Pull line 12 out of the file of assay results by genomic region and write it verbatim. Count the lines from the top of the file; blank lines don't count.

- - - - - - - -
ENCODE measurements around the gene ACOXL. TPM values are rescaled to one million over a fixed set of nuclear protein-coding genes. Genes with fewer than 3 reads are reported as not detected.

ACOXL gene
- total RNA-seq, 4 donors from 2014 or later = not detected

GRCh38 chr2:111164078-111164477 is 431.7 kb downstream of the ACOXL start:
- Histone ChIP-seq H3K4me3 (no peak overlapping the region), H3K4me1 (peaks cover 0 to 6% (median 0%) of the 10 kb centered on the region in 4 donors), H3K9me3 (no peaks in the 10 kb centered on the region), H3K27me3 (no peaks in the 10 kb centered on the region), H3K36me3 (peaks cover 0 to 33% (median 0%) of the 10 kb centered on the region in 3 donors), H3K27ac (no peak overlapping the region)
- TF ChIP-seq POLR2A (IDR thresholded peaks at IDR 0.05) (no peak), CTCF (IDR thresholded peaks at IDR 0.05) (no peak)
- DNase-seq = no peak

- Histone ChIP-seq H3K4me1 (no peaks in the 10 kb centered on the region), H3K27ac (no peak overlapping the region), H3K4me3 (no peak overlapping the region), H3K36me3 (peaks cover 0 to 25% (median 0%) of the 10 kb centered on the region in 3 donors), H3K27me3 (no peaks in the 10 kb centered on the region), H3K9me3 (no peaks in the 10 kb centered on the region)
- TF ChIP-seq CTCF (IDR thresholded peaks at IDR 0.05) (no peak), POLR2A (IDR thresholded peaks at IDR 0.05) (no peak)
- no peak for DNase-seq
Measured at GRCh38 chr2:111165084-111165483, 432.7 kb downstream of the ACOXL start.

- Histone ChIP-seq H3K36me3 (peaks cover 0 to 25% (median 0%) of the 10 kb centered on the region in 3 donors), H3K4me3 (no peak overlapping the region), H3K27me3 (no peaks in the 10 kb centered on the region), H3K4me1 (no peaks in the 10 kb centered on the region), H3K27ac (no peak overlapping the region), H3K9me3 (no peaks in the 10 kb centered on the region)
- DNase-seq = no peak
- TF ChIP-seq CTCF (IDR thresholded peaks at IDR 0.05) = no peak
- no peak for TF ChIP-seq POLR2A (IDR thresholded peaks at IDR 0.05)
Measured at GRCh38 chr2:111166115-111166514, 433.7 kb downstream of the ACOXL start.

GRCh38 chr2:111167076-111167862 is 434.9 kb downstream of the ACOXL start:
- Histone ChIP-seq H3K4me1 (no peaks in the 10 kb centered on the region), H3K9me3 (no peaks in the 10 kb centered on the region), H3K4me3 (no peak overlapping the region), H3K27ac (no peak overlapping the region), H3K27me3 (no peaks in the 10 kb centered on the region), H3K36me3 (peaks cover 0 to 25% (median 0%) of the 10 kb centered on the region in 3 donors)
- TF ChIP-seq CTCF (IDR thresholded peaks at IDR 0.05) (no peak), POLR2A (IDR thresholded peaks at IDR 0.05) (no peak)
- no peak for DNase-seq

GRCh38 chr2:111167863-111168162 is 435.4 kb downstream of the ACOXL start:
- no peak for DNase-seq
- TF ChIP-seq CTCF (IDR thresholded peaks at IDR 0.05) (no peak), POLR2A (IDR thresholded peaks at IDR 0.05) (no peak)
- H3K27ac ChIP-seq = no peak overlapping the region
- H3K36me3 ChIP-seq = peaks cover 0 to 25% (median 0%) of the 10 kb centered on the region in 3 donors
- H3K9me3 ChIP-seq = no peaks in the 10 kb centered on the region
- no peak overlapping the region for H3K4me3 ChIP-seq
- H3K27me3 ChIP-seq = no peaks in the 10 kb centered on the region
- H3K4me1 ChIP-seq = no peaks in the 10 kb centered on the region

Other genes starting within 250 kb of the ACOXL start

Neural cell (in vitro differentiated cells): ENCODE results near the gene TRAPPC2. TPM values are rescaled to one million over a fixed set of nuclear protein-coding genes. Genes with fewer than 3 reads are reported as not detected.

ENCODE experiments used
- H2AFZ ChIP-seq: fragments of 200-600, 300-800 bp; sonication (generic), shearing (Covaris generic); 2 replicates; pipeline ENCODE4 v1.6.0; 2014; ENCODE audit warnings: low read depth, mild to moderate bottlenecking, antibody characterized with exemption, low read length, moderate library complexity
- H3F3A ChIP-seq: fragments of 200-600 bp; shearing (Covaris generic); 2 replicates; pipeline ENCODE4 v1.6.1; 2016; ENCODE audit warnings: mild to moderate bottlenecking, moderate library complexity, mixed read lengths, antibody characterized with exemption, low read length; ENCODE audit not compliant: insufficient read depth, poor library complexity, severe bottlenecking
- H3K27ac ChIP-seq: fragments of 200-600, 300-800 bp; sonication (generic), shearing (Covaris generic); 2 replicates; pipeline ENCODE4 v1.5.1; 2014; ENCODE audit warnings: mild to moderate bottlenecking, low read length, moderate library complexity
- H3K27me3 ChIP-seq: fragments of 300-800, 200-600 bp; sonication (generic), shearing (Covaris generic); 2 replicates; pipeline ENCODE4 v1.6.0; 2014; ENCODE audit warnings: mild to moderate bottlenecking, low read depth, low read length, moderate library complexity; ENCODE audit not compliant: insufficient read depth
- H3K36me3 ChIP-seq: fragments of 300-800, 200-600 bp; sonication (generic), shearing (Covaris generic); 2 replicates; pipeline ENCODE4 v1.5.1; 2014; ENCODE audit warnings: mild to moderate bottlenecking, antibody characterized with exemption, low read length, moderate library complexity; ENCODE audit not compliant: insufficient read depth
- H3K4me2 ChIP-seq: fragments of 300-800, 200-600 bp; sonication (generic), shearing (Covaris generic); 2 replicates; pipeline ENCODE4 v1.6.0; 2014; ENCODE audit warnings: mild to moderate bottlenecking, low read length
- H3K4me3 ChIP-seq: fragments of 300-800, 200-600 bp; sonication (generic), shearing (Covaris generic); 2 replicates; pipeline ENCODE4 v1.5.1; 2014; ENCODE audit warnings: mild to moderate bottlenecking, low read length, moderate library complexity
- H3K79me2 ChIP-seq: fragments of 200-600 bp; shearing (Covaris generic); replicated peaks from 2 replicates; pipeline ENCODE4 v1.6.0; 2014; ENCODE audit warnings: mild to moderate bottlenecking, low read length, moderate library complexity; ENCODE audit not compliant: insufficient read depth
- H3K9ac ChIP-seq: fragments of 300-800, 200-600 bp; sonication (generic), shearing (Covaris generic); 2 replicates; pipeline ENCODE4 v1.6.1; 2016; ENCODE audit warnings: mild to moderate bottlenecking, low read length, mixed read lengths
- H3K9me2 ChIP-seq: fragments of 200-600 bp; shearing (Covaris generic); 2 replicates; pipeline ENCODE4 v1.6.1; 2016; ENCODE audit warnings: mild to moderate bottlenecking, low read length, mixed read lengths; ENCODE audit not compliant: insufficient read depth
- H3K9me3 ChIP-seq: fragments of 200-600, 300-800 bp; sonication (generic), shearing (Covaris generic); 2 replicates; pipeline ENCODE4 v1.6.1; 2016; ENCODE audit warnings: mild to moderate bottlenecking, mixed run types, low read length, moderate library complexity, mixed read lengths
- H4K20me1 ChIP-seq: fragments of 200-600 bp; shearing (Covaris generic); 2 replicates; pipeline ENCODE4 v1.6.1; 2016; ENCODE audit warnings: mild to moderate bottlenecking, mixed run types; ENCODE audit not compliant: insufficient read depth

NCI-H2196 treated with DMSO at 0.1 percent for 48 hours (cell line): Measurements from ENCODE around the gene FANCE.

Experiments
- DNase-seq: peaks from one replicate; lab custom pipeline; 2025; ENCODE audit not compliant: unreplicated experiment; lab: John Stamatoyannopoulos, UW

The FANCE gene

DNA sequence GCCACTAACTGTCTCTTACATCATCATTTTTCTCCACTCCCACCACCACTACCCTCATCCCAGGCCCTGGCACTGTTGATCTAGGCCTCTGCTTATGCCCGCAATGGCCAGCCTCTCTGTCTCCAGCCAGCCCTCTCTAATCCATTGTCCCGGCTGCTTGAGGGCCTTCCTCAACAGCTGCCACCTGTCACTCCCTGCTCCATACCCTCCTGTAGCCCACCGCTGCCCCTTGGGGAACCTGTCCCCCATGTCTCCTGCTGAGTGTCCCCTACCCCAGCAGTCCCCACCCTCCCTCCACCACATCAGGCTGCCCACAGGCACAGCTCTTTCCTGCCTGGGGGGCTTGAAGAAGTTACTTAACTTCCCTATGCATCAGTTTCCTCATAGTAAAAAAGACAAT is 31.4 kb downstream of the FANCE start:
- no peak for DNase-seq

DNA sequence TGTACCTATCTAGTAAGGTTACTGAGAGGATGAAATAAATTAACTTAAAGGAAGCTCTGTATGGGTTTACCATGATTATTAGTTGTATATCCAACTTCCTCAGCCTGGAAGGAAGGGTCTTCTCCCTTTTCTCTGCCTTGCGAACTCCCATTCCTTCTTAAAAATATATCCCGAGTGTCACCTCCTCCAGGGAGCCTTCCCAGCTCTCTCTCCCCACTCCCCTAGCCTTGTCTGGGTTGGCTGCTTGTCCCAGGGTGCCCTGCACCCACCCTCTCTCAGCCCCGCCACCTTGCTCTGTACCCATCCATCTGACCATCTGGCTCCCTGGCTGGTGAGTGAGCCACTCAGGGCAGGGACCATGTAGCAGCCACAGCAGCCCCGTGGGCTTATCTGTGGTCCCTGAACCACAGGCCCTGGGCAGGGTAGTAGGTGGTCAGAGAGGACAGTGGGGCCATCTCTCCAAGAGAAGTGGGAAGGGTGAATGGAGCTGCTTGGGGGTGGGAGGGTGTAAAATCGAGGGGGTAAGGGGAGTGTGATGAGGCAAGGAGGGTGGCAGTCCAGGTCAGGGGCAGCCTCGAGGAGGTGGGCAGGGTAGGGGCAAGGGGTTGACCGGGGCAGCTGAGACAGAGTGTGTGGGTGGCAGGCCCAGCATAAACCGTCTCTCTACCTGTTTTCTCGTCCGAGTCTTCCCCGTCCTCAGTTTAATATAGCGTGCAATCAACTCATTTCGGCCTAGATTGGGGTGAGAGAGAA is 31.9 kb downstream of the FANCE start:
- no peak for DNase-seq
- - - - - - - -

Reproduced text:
- Histone ChIP-seq H3K36me3 (peaks cover 0 to 25% (median 0%) of the 10 kb centered on the region in 3 donors), H3K4me3 (no peak overlapping the region), H3K27me3 (no peaks in the 10 kb centered on the region), H3K4me1 (no peaks in the 10 kb centered on the region), H3K27ac (no peak overlapping the region), H3K9me3 (no peaks in the 10 kb centered on the region)